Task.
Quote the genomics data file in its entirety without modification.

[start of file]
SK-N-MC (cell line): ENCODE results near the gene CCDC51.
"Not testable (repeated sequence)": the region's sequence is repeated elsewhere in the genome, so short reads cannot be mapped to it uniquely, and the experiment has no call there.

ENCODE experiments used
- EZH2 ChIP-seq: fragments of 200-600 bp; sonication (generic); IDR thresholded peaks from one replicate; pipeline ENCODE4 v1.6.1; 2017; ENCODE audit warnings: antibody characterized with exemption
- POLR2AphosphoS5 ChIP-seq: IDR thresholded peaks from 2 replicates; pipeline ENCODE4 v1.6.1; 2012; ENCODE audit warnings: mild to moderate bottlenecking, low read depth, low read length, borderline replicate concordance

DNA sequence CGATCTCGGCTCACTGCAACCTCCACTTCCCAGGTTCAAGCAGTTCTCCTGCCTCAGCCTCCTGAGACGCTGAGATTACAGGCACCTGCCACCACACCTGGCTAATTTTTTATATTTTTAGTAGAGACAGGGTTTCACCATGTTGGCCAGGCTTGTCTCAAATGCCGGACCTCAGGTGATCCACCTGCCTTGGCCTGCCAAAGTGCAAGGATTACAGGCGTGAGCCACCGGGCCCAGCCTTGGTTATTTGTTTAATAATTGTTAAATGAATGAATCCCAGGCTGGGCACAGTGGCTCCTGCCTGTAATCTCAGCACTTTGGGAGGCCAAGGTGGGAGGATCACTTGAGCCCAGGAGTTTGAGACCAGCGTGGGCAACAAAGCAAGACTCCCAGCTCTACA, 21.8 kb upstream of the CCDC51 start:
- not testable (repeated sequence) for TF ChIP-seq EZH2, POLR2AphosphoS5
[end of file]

SK-N-MC (cell line): ENCODE results near the gene CCDC51.
"Not testable (repeated sequence)": the region's sequence is repeated elsewhere in the genome, so short reads cannot be mapped to it uniquely, and the experiment has no call there.

ENCODE experiments used
- EZH2 ChIP-seq: fragments of 200-600 bp; sonication (generic); IDR thresholded peaks from one replicate; pipeline ENCODE4 v1.6.1; 2017; ENCODE audit warnings: antibody characterized with exemption
- POLR2AphosphoS5 ChIP-seq: IDR thresholded peaks from 2 replicates; pipeline ENCODE4 v1.6.1; 2012; ENCODE audit warnings: mild to moderate bottlenecking, low read depth, low read length, borderline replicate concordance

DNA sequence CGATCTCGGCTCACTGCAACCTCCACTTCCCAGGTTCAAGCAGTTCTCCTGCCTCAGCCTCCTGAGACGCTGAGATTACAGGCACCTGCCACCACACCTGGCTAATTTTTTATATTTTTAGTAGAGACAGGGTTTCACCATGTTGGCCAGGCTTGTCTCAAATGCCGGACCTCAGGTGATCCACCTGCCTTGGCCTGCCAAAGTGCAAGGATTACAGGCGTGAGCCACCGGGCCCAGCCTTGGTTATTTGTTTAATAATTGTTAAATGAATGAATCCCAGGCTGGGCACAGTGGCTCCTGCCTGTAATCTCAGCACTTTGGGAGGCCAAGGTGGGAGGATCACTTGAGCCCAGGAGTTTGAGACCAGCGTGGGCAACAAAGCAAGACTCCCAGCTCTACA, 21.8 kb upstream of the CCDC51 start:
- not testable (repeated sequence) for TF ChIP-seq EZH2, POLR2AphosphoS5